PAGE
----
Stream: Beginner Questions

Topic: Folding over a Map


view this post on Zulip Robert Soeldner (May 16 2021 at 17:43):

Hi, I want to fold over a Map but haven't found fold* in the Map Theory, or did I miss something? :)

view this post on Zulip Max Kirchmeier (May 18 2021 at 12:22):

A Map is at its core just a function and thus not really a structure you can directly fold over. But you should be able to use Finite_Set.fold to do it, provided you can proof that the domain of the map is actually finite:

definition map_fold :: "('b ⇒ 'c ⇒ 'a ⇒ 'a) ⇒ 'a ⇒ ('b ⇒ 'c option) ⇒ 'a"
  where "map_fold f z m ≡ Finite_Set.fold (λk acc. f k (the (m k)) acc) z (dom m)"

view this post on Zulip Mathias Fleury (May 18 2021 at 12:45):

Remark that you have to prove that the order of the fold does not matter.

view this post on Zulip Lukas Stevens (May 18 2021 at 12:48):

It doesn't matter if the keys are linearly ordered since the dom function is (piecewise) injective.

view this post on Zulip Manuel Eberl (May 18 2021 at 12:51):

In most cases it is probably easiest to just express whatever you want to do in a less "operational" way without a fold. Once you move to actually implementing these maps with a more concrete datastructure, you can then prove that a fold works out.

view this post on Zulip Lukas Stevens (May 18 2021 at 12:52):

I actually proved all of this already but you will have to wait until the next release.

view this post on Zulip Manuel Eberl (May 18 2021 at 12:56):

I don't understand. How can the order of the fold not matter in general? Surely it depends on what the fold operation actually does.

view this post on Zulip Lukas Stevens (May 18 2021 at 12:57):

Ah, the fold as the defined here doesn't work. But you can use List.fold over List.sorted_list_of_set of dom m.

view this post on Zulip Manuel Eberl (May 18 2021 at 12:57):

In any case, my point was that "fold" is a very operational way to think about things, and 'a ⇒ 'b option is a very abstract view of maps, so the two don't go together easily.

view this post on Zulip Manuel Eberl (May 18 2021 at 12:58):

In all likelihood, the "fold" aspect should really only come in when you're trying to get this whole thing executable with a more concrete representation of maps.

view this post on Zulip Lukas Stevens (May 18 2021 at 12:58):

Both RBTs and AList can implement this fold

view this post on Zulip Manuel Eberl (May 18 2021 at 12:58):

Lukas Stevens said:

Ah, the fold as the defined here doesn't work. But you can use List.fold over List.sorted_list_of_set of dom m.

That can work, but only if you have an ordering on your elements and that is indeed the order that you want to fold over.

view this post on Zulip Manuel Eberl (May 18 2021 at 12:59):

In the end, it probably depends on the exact application.

view this post on Zulip Lukas Stevens (May 18 2021 at 12:59):

With RBTs in mind, that would be the natural order. In general, it is not so clear.

view this post on Zulip Manuel Eberl (May 18 2021 at 13:00):

In any case, it is generally good advice to try not to mix operational aspects into the abstract reasoning. Whether or not that applies here is difficult to say without knowing the exact use case.

view this post on Zulip Lukas Stevens (May 18 2021 at 13:01):

One should probably only add this operation to mapping and not to map.

view this post on Zulip Lukas Stevens (May 18 2021 at 13:02):

In fact, that is exactly what I did in my changes.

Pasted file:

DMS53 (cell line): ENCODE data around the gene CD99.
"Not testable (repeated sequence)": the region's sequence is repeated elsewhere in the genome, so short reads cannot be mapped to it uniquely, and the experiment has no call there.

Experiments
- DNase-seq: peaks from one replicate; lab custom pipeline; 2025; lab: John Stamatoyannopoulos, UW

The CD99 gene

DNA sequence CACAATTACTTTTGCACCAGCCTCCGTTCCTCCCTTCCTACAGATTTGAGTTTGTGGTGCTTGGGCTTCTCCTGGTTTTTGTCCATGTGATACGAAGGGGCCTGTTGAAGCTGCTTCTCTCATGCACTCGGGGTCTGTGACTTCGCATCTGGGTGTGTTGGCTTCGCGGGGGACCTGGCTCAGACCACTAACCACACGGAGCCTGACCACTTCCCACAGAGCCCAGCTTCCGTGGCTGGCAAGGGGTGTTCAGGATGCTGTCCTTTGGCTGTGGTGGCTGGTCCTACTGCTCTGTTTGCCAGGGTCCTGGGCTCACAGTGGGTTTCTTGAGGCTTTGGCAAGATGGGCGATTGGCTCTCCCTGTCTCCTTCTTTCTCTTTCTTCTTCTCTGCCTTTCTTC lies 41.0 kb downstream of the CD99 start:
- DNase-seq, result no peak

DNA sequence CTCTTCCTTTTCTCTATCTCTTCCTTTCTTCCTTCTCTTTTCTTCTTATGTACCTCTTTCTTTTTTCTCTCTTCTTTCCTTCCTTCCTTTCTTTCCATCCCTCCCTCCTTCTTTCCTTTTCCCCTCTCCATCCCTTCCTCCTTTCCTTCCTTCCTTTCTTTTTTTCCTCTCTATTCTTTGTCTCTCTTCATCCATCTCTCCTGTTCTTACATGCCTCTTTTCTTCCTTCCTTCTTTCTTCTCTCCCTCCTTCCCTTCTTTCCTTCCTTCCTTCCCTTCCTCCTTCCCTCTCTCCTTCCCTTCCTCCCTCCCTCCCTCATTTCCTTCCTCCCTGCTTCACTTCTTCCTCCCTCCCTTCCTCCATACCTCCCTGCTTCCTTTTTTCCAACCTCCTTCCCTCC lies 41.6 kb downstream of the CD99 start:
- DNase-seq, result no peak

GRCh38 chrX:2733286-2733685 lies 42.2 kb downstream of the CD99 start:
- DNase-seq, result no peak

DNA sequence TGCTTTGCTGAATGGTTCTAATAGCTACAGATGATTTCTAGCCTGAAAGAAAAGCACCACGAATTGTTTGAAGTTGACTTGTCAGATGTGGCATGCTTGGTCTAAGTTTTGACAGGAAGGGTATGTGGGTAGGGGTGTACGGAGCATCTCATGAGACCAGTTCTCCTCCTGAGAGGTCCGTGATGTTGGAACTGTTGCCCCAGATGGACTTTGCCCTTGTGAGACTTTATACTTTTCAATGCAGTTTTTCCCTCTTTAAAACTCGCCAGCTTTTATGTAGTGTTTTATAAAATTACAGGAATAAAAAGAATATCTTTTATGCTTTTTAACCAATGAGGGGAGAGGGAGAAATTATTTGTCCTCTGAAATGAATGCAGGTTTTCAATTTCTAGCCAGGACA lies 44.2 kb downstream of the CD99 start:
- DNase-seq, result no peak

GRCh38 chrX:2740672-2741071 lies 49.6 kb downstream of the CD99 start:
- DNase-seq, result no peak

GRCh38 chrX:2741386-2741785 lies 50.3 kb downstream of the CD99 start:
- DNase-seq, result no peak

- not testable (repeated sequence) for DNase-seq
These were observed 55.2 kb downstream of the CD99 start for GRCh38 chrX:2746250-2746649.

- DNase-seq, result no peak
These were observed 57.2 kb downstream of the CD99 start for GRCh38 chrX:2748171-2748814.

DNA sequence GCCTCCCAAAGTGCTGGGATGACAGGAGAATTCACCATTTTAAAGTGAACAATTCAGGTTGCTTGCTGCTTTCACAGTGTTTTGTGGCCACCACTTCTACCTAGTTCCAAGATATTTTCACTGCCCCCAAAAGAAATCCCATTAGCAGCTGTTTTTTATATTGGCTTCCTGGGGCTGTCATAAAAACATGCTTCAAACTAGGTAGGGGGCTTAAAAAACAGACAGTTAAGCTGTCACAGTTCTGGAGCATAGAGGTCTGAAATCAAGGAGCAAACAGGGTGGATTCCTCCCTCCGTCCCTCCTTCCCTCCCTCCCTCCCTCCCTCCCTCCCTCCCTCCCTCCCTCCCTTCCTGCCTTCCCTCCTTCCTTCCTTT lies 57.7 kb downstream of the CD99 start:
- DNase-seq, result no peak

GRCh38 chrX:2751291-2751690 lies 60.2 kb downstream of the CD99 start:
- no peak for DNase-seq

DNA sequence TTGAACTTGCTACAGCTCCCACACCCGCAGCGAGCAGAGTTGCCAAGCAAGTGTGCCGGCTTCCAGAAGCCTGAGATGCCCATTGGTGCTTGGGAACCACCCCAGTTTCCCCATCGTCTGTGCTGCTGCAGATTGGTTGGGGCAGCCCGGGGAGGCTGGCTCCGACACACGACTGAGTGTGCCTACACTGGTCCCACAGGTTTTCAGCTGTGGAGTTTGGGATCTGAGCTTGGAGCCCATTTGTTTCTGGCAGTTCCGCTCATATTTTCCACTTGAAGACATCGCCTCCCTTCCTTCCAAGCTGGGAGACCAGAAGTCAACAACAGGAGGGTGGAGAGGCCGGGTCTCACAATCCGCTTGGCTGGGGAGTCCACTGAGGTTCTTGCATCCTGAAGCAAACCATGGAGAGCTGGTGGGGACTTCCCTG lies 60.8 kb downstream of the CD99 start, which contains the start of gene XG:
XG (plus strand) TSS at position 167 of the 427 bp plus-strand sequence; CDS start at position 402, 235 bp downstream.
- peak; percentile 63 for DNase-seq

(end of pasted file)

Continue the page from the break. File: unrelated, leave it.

view this post on Zulip Manuel Eberl (May 18 2021 at 13:12):

Indeed, Mapping is intended to be something of a first step of refining "mathematical maps" (i.e. partial functions) to actual implementations

view this post on Zulip Robert Soeldner (May 19 2021 at 18:52):

Thank you for the amount of comments. Still, I'm not able to follow most comments. See below for a minimal example of my current issue. Basically, I have a finite map containing id's and their corresponding object. The folding function should accumulate some state.

fun test1 :: "(nat, bool) fmap ⇒ bool" where
"test1 m = (let t = fmdom m in ffold (λv a. the (fmlookup m v) ∧ a) True t)"

value "test1 (fmupd 1 False fmempty)"

I guess, the error reports, nat is not finite.

Wellsortedness error
(in code equation test1 ?m ≡ Let (fmdom ?m) (ffold (λv. (∧) (the (fmlookup ?m v))) True),
with dependency "Pure.dummy_pattern" -> "test1"):
Type nat not of sort finite
No type arity nat :: finite

view this post on Zulip Mathias Fleury (May 20 2021 at 04:59):

I expect

ffold (λv a. v ∧ a) True (fmran mymap)

to be easier to manipulate than your ffold+fmlookup definition, but it is not executable either.

view this post on Zulip Mathias Fleury (May 20 2021 at 05:04):

Here is a way to make it work, by providing a characterization directly over the fset, but that might not be applicable to your real example:

definition myfold where
  ‹myfold = ffold (λv a. v ∧ a)›

lemma [code]:
  ‹myfold b A ⟷ b ∧ False |∉| A›
proof -
  interpret comp_fun_commute ‹(λv a. v ∧ a)›
    by standard auto
  show ?thesis
    unfolding myfold_def
    by (induction A) auto
qed

value "myfold True ((fmran (fmupd (1::nat) False fmempty))) "

view this post on Zulip Robert Soeldner (May 23 2021 at 18:19):

Following up on this, even the more simplified version fails to be executed. See:

definition bla1 :: "nat fset ⇒ bool" where
"bla1 n = (ffold (λeid a. True ∧ a) True n)"

value "bla1 {|1,2,3|}"

with

Wellsortedness error
(in code equation bla1 ?n ≡ ffold (λeid. (∧) True) True ?n,
with dependency "Pure.dummy_pattern" -> "bla1"):
Type nat not of sort finite
No type arity nat :: finite

From the error message, I assume it is expected that nat is finite?


Last updated: Jun 20 2024 at 12:31 UTC